The Rise of Individual Spirituality in Gen Z 

As a generation that has grown up questioning and challenging everything that was supposed to be accepted, Gen Z has distanced itself from institutionalized religion, for the better or for the worse. Almost 7% of the world’s population is estimated to identify as atheist or agnostic. While that doesn’t seem like a large proportion, this number doesn’t include people who are simply non-religious, which is a different segment. 

Non-religious suggests a nominal, often cultural relationship with religion. There could be a number of reasons for this disassociation. One of the main rationales could be the fact that young people today have more access to information about alternative viewpoints than any previous generation. Everything you’ve ever wanted to know about Buddhism or Islam is only a click away. There’s evidence that the Internet has helped young atheists who had grown up in religiously conservative communities, connect with like-minded peers. Too often, young people regard organised religion as a source of intolerance and abuse, as seen by pictures of Islamic extremists attacking concertgoers in Paris or conservative Christians opposing gay couples’ rights to marry. These sights can be off-putting to the open-minded, tolerant youth of today, who have only a rudimentary religious connection. From a sociological perspective, this could be the result of globalisation, where communication is increasingly easier regardless of time and distance, and cultural differences begin to break down. 

Choice, self-actualization, and freedom of expression are all important values among post-millennials. People nowadays have more freedom to express their sexual orientation and gender identity than they have ever had before. A huge part of Gen Z rejects traditional options—one example is identifying as gender-fluid—and this fluidity extends to religion: When young people respond “none” to a religious question on a survey, they are essentially opting out of established religious groups. 

But we all have times of hardships and weaknesses, and sometimes, our faith is all we have. With the ever-increasing scepticism towards religion, people have turned to the more sovereign roots of spirituality. Gen Z has thoughtfully created a version of religion that is completely personal; where crystals have replaced saints, tarot cards show potential life paths, and astrology is a blueprint of someone’s personality. While it can seem conflicting, social media and technology also have a huge role in the proliferation of these spiritual practices, from astrologers on YouTube to online palmistry and birth chart readings. Practices like manifestation also act as accessories to this version of spirituality. When the idealized self–help book ‘The Secret’ was released in 2006, manifesting gained popularity. The Law of Attraction, according to the author, “is the ability to attract into our lives whatever we are focusing on.” It’s simple to see why the Law of Attraction is appealing by nature, especially to career-driven, forward-thinking teenagers.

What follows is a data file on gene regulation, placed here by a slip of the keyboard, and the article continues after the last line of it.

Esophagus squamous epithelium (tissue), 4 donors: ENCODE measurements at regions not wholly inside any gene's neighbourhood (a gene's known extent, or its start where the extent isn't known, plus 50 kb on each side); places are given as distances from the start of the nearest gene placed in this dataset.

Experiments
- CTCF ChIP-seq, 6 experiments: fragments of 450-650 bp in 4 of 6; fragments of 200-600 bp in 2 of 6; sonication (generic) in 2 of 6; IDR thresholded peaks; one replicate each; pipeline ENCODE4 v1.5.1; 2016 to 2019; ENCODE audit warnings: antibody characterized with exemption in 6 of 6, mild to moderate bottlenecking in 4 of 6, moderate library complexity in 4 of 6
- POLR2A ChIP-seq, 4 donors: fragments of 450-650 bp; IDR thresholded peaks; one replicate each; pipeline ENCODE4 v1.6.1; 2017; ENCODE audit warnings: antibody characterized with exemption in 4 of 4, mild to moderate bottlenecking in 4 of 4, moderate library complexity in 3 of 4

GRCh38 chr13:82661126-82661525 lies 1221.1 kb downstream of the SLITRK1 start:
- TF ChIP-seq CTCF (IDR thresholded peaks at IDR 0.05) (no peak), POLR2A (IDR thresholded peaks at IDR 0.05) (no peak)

This execution is so different from the conventional religious activities, that it has often been ridiculed or disregarded as “real” faith. But, individual spirituality is not only more accessible, but it also gives young people the space to really explore their beliefs and culture on a more personal level. There is such a lack of ownership over a religious belief system that you are simply given all of the “right” answers. Spirituality, or as it has been moulded by young creatives, is not a trend. It has existed for hundreds of years and will continue to do so in the future. Perhaps at a different volume, or with a varying range, but never completely gone. Something to note is that society always goes in circles; something will go into popularity, then obscurity and back again. But for now, it’s inspiring to watch young creatives exploring spirituality, using it to understand themselves and become inspired to improve the world. 

– Sania Mahabaleshwarkar 


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